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Elon Musk, Bill Gates’ Twitter accounts hacked to push crypto scam



No, sending your bitcoin to a random digital address will not magically result in twice as much bitcoin being sent back to you. 

And yet, the verified Twitter accounts of Elon Musk and major cryptocurrency exchanges were all promising that very thing Wednesday in what appears to be yet another iteration of the oldest scam in the relatively young crypto-scam book. Twitter accounts belonging to Musk, Bill Gates, Coinbase, Binance, Gemini, Kraken, and Binance’s CEO CZ all tweeted links to a site claiming to be giving away bitcoin — all you had to do was send a little its way, first. 

“I’m feeling generous because of Covid-19,” read the now-deleted tweet from Musk’s account. “I’ll double any BTC payment set to my BTC address for the next hour. Good luck, and stay safe out there!”



Image: Screenshot / twitter

Other, similarly scam tweets, had slightly different text but the same gist. 

“We have partnered with CryptoForHealth and are giving back 5000 BTC,” read one version of the scam.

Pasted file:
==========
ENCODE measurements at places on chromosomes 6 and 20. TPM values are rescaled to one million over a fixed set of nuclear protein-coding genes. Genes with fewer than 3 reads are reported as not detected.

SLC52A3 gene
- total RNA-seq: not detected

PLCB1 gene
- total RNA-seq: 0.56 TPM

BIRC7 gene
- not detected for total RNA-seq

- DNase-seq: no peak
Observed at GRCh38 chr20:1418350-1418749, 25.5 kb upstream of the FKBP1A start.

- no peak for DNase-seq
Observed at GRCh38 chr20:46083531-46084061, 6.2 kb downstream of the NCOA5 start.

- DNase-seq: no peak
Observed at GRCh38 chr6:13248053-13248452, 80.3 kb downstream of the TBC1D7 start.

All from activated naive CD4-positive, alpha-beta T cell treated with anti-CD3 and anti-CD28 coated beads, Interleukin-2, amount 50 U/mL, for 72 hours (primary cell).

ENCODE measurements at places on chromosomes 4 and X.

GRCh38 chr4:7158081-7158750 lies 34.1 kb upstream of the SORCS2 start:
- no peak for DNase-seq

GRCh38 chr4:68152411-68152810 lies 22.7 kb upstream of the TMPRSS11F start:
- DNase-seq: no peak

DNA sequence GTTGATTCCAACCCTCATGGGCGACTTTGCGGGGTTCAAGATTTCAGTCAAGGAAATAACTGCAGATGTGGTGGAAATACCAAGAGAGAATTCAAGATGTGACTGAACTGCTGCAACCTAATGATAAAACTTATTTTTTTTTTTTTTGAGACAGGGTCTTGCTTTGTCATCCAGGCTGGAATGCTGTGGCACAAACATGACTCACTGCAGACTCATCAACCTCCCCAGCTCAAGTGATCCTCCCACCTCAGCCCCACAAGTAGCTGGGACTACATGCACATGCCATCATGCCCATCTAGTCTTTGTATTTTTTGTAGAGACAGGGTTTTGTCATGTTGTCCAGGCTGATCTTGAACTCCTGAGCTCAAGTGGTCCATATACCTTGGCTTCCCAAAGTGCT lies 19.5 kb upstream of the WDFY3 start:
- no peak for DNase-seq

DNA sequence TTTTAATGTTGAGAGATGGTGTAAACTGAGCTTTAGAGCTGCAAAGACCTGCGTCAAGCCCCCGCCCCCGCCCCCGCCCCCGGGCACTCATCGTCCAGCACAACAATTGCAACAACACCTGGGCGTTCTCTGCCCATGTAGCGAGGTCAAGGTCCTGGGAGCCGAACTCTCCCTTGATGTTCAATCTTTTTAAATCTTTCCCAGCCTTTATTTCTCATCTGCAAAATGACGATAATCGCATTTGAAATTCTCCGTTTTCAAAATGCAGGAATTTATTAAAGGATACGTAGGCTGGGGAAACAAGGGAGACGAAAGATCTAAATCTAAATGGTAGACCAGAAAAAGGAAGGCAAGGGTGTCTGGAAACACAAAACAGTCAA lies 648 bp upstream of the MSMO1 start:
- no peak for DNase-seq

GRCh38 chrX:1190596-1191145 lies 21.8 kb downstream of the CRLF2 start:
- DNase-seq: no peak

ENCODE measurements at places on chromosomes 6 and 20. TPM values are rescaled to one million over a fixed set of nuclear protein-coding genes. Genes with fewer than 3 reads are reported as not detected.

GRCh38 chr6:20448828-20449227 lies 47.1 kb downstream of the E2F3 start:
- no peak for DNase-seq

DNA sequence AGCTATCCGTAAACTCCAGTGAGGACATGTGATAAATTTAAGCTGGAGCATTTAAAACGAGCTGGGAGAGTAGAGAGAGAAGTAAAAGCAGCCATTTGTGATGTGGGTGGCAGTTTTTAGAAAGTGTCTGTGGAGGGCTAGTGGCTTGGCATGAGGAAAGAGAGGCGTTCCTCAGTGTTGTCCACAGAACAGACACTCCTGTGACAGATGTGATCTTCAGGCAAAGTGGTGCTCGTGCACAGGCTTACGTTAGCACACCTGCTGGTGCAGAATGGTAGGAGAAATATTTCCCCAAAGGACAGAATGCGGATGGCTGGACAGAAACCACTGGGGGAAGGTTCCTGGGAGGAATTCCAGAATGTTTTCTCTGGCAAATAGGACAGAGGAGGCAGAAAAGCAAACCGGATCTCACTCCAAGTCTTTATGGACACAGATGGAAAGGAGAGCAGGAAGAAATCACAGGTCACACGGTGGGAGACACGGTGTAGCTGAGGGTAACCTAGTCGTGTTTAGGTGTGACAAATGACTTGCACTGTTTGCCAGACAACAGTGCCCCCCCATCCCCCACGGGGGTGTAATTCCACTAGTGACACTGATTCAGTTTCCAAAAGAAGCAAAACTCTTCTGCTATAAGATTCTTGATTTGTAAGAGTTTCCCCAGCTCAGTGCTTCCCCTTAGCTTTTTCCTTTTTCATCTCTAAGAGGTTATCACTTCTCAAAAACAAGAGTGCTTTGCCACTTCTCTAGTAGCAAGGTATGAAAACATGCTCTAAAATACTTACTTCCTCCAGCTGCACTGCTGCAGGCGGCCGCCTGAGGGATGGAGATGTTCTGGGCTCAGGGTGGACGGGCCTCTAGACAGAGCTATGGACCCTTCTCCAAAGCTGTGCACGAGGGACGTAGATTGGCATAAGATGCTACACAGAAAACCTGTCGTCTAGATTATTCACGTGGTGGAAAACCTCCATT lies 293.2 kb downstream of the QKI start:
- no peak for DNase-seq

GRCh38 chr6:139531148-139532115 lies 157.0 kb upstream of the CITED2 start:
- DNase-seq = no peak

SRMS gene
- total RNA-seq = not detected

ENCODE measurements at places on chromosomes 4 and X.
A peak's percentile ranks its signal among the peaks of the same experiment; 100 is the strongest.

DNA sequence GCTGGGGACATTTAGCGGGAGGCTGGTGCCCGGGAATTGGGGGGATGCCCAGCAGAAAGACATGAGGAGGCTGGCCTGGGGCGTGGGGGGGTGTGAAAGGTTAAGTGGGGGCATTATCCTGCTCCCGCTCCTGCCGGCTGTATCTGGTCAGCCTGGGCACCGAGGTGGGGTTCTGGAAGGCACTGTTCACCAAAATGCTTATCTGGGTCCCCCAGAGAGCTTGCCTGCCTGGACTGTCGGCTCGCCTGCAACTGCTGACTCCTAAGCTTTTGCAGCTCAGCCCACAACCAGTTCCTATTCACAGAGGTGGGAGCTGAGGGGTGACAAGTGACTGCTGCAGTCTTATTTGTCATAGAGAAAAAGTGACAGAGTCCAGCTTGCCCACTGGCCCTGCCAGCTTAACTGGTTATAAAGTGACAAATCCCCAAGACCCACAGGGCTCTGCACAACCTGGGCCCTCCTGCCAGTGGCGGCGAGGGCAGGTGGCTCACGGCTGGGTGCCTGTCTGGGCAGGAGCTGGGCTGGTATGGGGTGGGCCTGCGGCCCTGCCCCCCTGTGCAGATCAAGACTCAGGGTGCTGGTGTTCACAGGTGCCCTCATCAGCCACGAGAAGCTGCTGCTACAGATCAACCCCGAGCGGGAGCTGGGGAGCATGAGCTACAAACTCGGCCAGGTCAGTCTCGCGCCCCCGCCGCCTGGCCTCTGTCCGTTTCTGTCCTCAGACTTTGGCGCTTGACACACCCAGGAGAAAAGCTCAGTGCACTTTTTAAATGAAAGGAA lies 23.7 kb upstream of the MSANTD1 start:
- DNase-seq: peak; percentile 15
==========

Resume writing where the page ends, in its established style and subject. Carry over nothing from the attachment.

Notably, as of the time of this writing, some of the accounts had removed the scam giveaway. Others, like @CZ_binance, had not.  

The now-deleted tweet.

The now-deleted tweet.

Image: screenshot / twitter



Image: screenshot / twitter

Don't fall for it.

Don’t fall for it.

Image: screenshot / twitter

We reached out to both Twitter to confirm that these verified accounts were indeed hacked, and to ask if some third-party account management platform was at fault. In 2019, the Twitter account of Twitter CEO Jack Dorsey was compromised via a third-party service called CloudHopper. We received no immediate response. 

We also reached out to Coinbase for comment, but likewise did not immediately hear back. 

If someone did happen to click on the link (and please, do not), they would be taken to a website purporting to offer cryptocurrency payouts.

“To participate you just need to send from ~0.1 BTC to 20 BTC to the contribution address and we will immediately send you back 0.2 BTC to 40 BTC to the address you sent it from (x2 back),” promises the site. 

It's a trap.

It’s a trap.

Image: screenshot / scam site

As of the time of this writing, 20 bitcoin equals approximately $184,104. Unfortunately, it looks like real people have fallen for the scam — sending around 4.6 BTC to the scammer’s address as of the time of this writing.

In the past, scammers have set up lookalike accounts in the hopes of tricking users into sending cryptocurrency their way. Now, it seems, they’ve done one better — take over the real deal. 

UPDATE: July 15, 2020, 1:51 p.m. PDT: Twitter has apparently not been able to resolve the issue, and Musk’s account is still tweeting scam links.

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